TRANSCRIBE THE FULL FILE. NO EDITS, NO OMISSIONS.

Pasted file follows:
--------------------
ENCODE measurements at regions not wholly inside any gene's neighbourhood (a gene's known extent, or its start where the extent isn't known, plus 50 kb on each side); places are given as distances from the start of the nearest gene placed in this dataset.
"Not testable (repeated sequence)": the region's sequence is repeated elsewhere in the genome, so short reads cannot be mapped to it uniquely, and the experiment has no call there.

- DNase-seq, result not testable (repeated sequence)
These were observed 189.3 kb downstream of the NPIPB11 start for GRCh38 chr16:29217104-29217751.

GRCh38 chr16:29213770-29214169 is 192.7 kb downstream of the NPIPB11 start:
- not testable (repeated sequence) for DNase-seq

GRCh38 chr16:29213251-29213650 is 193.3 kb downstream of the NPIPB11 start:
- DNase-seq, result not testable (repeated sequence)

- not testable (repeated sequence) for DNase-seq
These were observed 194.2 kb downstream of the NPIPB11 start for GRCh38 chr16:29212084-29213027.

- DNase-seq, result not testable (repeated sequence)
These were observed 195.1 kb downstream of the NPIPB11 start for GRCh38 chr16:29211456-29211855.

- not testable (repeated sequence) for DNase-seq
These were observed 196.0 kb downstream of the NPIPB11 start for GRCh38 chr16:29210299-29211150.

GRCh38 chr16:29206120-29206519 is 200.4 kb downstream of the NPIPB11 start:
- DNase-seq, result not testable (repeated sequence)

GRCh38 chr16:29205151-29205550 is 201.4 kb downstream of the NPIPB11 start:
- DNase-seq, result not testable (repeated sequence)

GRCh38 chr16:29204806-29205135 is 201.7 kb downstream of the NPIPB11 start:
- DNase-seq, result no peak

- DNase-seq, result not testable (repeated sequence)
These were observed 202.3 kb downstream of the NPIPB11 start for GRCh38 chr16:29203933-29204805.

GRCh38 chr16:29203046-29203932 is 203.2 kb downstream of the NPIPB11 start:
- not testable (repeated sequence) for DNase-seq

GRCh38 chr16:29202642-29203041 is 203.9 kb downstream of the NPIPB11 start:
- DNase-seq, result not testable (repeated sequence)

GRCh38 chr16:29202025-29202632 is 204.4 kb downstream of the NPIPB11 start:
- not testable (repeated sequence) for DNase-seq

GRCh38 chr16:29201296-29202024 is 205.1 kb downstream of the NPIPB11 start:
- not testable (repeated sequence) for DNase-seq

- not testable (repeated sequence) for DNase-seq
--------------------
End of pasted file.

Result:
ENCODE measurements at regions not wholly inside any gene's neighbourhood (a gene's known extent, or its start where the extent isn't known, plus 50 kb on each side); places are given as distances from the start of the nearest gene placed in this dataset.
"Not testable (repeated sequence)": the region's sequence is repeated elsewhere in the genome, so short reads cannot be mapped to it uniquely, and the experiment has no call there.

- DNase-seq, result not testable (repeated sequence)
These were observed 189.3 kb downstream of the NPIPB11 start for GRCh38 chr16:29217104-29217751.

GRCh38 chr16:29213770-29214169 is 192.7 kb downstream of the NPIPB11 start:
- not testable (repeated sequence) for DNase-seq

GRCh38 chr16:29213251-29213650 is 193.3 kb downstream of the NPIPB11 start:
- DNase-seq, result not testable (repeated sequence)

- not testable (repeated sequence) for DNase-seq
These were observed 194.2 kb downstream of the NPIPB11 start for GRCh38 chr16:29212084-29213027.

- DNase-seq, result not testable (repeated sequence)
These were observed 195.1 kb downstream of the NPIPB11 start for GRCh38 chr16:29211456-29211855.

- not testable (repeated sequence) for DNase-seq
These were observed 196.0 kb downstream of the NPIPB11 start for GRCh38 chr16:29210299-29211150.

GRCh38 chr16:29206120-29206519 is 200.4 kb downstream of the NPIPB11 start:
- DNase-seq, result not testable (repeated sequence)

GRCh38 chr16:29205151-29205550 is 201.4 kb downstream of the NPIPB11 start:
- DNase-seq, result not testable (repeated sequence)

GRCh38 chr16:29204806-29205135 is 201.7 kb downstream of the NPIPB11 start:
- DNase-seq, result no peak

- DNase-seq, result not testable (repeated sequence)
These were observed 202.3 kb downstream of the NPIPB11 start for GRCh38 chr16:29203933-29204805.

GRCh38 chr16:29203046-29203932 is 203.2 kb downstream of the NPIPB11 start:
- not testable (repeated sequence) for DNase-seq

GRCh38 chr16:29202642-29203041 is 203.9 kb downstream of the NPIPB11 start:
- DNase-seq, result not testable (repeated sequence)

GRCh38 chr16:29202025-29202632 is 204.4 kb downstream of the NPIPB11 start:
- not testable (repeated sequence) for DNase-seq

GRCh38 chr16:29201296-29202024 is 205.1 kb downstream of the NPIPB11 start:
- not testable (repeated sequence) for DNase-seq

- not testable (repeated sequence) for DNase-seq